When is a “chanterelle” not a chanterelle?

Hiking in a local ravine today afforded a lucky chance to see some huge Scaly Vase Chanterelles growing right on the side of the path! scalyvase1 Unfortunately NOT recommended for eating (they contain α-tetradecylcitric acid, apparently), these fascinating specimens share some characteristics with the highly-treasured  Cantharellus cibarius (your apricot-scented “golden chanterelle”) : vase-shaped, somewhat orangey, and with definite ridges as distinct from gills, the real showstoppers are the (you guessed it) scales. scalyvase3  Debating classifications and names of fungi seems to be among the biggest wastes uses of mycophiles’ time: as it turns out, despite their common epithet, these mammoths should really be called Turbinellus floccosus (floccosus comes from ‘floccus’, latin for “flock of wool”).


(see how big they are?)

The Scaly Vase isn’t known for having much of a scent, and these were no exception. They’re mycorrhizal under firs and grow throughout the continent, with bioregional variations.

It’s been a rather dry summer, and these are among the very first non-perennial fruits to be spotted locally — it’s possible the amazingly cool, humid air alongside the river in the ravine contributed to their presence. Near the Scaly Vases were some well-munched Russula-type mushrooms. Another species known for giving humans digestive grief, the slugs had a field day with these ones!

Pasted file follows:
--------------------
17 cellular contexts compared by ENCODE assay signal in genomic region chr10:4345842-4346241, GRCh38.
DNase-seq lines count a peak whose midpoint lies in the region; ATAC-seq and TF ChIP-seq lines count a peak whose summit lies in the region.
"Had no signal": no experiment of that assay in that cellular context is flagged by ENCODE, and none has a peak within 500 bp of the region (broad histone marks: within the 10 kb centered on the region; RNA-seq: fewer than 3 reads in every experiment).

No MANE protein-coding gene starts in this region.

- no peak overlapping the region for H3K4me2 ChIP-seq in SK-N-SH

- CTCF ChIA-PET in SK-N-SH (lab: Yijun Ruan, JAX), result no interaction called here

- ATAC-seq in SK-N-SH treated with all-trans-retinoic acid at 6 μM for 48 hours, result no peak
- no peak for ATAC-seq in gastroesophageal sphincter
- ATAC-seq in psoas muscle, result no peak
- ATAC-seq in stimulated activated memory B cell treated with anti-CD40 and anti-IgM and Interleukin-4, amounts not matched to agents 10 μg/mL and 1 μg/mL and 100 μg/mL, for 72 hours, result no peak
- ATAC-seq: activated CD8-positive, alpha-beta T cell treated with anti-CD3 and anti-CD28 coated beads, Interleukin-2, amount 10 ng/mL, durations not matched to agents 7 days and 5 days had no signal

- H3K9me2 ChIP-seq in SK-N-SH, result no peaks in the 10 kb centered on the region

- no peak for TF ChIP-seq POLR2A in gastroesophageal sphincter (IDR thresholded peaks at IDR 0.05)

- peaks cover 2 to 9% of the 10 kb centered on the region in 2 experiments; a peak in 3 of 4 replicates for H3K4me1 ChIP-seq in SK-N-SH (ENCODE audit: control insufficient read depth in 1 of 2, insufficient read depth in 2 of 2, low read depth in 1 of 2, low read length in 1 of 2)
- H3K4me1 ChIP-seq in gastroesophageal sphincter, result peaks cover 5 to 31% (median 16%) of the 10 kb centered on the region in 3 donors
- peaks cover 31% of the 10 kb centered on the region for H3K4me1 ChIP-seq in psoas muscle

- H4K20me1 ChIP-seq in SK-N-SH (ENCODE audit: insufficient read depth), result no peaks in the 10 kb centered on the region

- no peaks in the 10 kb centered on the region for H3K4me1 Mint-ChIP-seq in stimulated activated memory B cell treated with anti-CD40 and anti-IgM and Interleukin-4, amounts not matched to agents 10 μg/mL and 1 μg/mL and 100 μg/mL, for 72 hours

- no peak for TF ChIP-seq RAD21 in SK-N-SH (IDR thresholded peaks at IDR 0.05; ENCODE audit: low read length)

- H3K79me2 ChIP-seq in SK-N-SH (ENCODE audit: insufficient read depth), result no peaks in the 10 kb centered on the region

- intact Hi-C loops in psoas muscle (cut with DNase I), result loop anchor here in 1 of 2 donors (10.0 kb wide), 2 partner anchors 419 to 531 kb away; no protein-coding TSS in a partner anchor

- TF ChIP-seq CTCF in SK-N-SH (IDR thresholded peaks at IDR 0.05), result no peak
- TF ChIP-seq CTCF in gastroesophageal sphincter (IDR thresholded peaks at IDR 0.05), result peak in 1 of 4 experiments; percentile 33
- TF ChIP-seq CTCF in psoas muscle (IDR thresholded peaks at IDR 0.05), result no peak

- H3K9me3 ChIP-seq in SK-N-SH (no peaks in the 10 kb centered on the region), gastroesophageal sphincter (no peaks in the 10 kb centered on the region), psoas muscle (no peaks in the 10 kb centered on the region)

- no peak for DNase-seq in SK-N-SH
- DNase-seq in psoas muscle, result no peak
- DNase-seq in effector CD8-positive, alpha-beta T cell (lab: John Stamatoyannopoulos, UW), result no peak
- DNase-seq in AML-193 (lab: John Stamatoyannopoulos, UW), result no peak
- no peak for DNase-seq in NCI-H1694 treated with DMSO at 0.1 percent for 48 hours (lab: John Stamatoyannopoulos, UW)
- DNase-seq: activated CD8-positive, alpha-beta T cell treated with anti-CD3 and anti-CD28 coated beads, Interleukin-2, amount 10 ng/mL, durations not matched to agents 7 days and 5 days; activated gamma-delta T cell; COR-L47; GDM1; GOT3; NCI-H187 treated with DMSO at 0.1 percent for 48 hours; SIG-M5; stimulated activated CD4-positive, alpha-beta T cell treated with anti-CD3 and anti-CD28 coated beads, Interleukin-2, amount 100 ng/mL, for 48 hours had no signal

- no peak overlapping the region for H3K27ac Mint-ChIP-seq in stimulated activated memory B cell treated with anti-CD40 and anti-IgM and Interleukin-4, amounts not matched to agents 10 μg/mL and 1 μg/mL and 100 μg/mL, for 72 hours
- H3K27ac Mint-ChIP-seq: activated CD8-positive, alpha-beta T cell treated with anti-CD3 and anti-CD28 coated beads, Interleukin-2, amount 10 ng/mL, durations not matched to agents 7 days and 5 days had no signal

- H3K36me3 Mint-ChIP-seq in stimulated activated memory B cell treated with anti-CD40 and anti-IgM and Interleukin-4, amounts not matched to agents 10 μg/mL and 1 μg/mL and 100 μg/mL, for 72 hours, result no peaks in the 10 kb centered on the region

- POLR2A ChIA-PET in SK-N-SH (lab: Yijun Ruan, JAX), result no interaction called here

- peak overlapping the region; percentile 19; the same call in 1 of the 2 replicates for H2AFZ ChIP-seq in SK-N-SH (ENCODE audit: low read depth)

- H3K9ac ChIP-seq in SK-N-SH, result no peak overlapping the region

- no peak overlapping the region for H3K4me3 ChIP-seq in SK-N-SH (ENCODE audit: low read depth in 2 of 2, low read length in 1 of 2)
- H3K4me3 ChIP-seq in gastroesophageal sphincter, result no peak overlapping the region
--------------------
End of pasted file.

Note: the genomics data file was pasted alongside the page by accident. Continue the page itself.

russula1 russulaslug Until next time, happy shroomin’!

Grow-Your-Own Shiitake Mushroom Logs!

Now Available from Fundy Spores!

Grow-Your-Own Shiitake Mushroom Logs

Relate to a whole new dimension
of your garden:
Cultivate Shiitake Mushrooms at home!

Shiitake log on pile of logs

Homestead-Grown vs. Grocery Store Mushrooms

Commercial shiitakes are often produced using blocks of compressed sawdust.

Natural logs make more complex and nutritious food available
to the growing fungi, resulting in healthier and better-tasting mushrooms!

The Specs:

Wood Type:
While these mushrooms will grow on a variety of hardwoods, our sustainably harvested shiitake logs are cut at our homestead from fast-growing and locally abundant alder stands.

Logs range from approximately 12-14” in length and 3-5” in diameter.

Yield & Lifespan:
As living organisms, each shiitake culture is unique: interactions between the microclimate of your home environment and the log determine when and how many times you can expect it to fruit (produce mushrooms). Requiring relatively little attention, your log can be expected to fruit for the first time in either Spring or Autumn of 2016, and to enter a cycle of dormancy and fruiting that can last for several seasons.

What is that stuff covering the holes?
Wax protects the places where the shiitake fungus has been introduced to the log. We use a 100% vegan (no animal by-products or testing), biodegradable, non-GMO soy-based wax that is manufactured up to FDA and Kosher standards. Your mushroom mycelium has been exposed to no petroleum nor paraffin.